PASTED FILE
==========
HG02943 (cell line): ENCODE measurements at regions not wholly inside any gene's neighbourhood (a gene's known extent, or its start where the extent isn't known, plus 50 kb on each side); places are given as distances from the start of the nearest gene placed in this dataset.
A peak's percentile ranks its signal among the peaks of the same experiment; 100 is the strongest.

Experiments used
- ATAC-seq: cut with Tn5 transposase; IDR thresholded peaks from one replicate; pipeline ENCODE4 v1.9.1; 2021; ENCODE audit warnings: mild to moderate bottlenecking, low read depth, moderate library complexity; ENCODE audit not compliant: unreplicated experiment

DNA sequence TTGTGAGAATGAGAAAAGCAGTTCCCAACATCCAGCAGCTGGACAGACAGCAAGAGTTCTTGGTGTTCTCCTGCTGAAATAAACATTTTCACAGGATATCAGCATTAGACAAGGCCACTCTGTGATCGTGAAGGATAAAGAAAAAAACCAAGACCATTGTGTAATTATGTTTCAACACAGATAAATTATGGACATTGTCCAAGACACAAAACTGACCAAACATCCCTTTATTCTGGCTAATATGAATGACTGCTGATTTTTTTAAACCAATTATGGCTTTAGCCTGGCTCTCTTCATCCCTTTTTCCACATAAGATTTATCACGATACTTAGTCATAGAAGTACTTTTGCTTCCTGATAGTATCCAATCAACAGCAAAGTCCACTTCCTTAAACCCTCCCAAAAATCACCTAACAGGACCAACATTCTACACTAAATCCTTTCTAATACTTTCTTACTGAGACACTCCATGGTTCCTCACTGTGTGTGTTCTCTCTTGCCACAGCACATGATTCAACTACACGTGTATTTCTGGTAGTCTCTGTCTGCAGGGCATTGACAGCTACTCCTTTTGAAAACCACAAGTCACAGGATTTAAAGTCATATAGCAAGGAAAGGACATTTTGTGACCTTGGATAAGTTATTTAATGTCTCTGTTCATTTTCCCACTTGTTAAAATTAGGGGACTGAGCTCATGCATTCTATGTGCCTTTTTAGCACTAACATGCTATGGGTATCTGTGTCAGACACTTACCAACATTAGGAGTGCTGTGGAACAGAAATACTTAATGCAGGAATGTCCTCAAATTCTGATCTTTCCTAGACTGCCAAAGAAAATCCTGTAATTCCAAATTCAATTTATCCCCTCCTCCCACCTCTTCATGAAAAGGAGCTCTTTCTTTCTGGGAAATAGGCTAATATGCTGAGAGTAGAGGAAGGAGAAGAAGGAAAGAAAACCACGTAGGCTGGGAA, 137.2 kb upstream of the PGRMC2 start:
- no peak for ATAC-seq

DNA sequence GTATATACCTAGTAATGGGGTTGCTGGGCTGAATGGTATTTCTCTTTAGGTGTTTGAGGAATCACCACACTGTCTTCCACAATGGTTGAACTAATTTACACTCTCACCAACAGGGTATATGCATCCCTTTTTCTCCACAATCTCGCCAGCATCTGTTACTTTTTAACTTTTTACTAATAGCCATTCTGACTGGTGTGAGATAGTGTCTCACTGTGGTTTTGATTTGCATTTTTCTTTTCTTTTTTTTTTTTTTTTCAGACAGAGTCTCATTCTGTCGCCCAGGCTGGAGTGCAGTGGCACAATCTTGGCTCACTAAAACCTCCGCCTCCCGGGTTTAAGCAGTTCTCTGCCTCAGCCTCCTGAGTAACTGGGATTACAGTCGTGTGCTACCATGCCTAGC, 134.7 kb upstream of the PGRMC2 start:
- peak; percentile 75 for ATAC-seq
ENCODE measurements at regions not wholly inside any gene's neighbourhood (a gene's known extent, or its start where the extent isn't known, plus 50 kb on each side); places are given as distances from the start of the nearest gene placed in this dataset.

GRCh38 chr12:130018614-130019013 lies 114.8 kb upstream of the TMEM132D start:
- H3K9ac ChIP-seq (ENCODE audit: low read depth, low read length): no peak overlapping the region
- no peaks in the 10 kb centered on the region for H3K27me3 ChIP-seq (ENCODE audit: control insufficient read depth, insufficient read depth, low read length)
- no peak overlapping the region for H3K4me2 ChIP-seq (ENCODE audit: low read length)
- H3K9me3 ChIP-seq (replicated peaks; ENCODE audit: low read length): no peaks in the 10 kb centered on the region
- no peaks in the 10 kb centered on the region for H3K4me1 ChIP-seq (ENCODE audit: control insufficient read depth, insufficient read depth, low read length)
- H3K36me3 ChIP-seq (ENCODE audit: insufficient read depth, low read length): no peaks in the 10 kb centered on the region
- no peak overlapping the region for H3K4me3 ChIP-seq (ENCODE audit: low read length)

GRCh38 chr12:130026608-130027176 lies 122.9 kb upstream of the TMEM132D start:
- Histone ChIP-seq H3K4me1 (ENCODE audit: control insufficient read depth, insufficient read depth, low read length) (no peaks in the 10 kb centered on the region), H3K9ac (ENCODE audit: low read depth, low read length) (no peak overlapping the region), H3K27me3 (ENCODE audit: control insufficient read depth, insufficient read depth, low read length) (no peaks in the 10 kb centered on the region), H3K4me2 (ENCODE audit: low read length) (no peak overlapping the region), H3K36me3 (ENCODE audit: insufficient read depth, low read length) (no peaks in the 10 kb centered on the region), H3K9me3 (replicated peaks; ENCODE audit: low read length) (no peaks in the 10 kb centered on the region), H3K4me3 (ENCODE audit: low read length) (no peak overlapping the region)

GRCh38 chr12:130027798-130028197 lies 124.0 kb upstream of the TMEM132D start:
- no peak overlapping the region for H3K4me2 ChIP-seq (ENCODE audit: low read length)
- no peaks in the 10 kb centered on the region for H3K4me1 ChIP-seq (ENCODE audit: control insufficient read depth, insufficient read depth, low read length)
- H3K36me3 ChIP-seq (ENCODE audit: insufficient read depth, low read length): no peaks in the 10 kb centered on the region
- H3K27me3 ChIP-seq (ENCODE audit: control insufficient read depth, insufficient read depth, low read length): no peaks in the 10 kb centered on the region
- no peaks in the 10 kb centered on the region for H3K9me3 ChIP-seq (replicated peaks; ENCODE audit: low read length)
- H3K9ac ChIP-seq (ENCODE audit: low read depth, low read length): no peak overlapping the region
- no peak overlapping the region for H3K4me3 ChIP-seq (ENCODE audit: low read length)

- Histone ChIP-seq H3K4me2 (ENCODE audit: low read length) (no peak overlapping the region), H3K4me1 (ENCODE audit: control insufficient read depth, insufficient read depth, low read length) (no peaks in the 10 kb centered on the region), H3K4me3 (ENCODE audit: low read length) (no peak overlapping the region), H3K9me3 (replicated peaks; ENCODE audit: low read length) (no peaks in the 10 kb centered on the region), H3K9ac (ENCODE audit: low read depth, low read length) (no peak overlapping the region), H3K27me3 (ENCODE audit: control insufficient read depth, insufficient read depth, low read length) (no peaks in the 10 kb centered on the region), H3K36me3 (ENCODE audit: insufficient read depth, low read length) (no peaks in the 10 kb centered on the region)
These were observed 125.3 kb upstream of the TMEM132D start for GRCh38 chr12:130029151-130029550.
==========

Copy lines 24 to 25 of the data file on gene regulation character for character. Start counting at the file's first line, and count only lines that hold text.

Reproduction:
- H3K27me3 ChIP-seq (ENCODE audit: control insufficient read depth, insufficient read depth, low read length): no peaks in the 10 kb centered on the region
- no peaks in the 10 kb centered on the region for H3K9me3 ChIP-seq (replicated peaks; ENCODE audit: low read length)